Harnessing heat in solar cells with thermionics


From pv magazine Global

Energy lost as heat is one of the fundamental, and largely unavoidable, challenges to improving solar cell efficiencies. Heat generated in the device limits the conversion of light into electricity, and also causes degradation of the device, negatively affecting both performance and lifetime.

Thermionics (TI) is an alternate approach that uses heat from the sun to generate electricity, rather than light as in photovoltaics. TI has been known by scientists for a long time, but has not proved itself as practical as PV as a way to generate electricity. However, recently scientists have begun to explore TI effects in solar PV cell materials, and the possibility of combining the two to both increase efficiency and reduce the negative effects of heat on a device – an approach known as photon enhanced thermionic emission (PETE).

The potential of this approach is evaluated in a new paper published in nature communications, Semiconductor thermionics for next generation solar cells: photon enhanced or pure thermionic. The research, led by scientists at Canada’s University of British Columbia, notes that previous work in this area has simplified certain aspects to focus on others – an approach which “does not enable a realistic analysis of these photothermal phenomena and devices based on them,” according to the group.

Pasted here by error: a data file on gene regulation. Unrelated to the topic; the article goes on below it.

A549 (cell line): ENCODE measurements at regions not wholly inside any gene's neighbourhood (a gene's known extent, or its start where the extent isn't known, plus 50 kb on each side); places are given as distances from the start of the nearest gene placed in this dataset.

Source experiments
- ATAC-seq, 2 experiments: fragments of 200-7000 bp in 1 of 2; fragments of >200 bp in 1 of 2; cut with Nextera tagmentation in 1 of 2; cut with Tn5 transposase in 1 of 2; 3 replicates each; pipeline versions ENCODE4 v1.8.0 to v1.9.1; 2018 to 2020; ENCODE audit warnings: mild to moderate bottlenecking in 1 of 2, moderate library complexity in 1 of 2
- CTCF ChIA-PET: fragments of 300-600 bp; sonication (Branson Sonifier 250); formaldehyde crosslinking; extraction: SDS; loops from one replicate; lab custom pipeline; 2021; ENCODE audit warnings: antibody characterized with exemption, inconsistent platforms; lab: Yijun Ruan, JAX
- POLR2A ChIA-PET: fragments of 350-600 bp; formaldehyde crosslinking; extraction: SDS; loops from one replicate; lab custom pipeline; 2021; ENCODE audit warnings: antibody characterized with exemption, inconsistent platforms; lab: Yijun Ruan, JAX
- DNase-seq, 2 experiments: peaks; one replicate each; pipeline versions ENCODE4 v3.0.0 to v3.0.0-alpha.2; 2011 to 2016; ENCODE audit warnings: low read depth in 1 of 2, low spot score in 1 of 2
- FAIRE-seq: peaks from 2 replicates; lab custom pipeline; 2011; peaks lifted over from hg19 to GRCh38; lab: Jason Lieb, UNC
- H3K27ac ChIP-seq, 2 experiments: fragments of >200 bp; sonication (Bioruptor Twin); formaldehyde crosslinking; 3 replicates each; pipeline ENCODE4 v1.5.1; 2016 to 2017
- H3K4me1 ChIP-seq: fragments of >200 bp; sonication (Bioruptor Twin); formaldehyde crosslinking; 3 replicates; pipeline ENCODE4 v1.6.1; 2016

Early stages

The group concludes that while both PETE and thermionics alone are promising pathways to addressing the thermal limitations of PV, there is a wide range of challenges to be overcome before it could make any meaningful contributions. These include ensuring temperature stability of the various materials that make up a solar PV cell, increasing the likelihood of thermally excited electrons being emitted and collected, minimising recombination, and many more. “The ultimate challenge is to combine all the desired properties into a single material or heterostructure,” the group states.

The group sought to improve understanding of TI/PETE, and hopes to foster further interest in the approach. “Overall, the concept of semiconductor thermionics is still in early stages and much remains to be investigated on the experimental front,” they conclude, noting that many of the challenges have been identified already. “We point out these issues and possible solutions to both fundamental and practical challenges, in order to provide a broader perspective as well as to motivate further research into semiconductor thermionics.”

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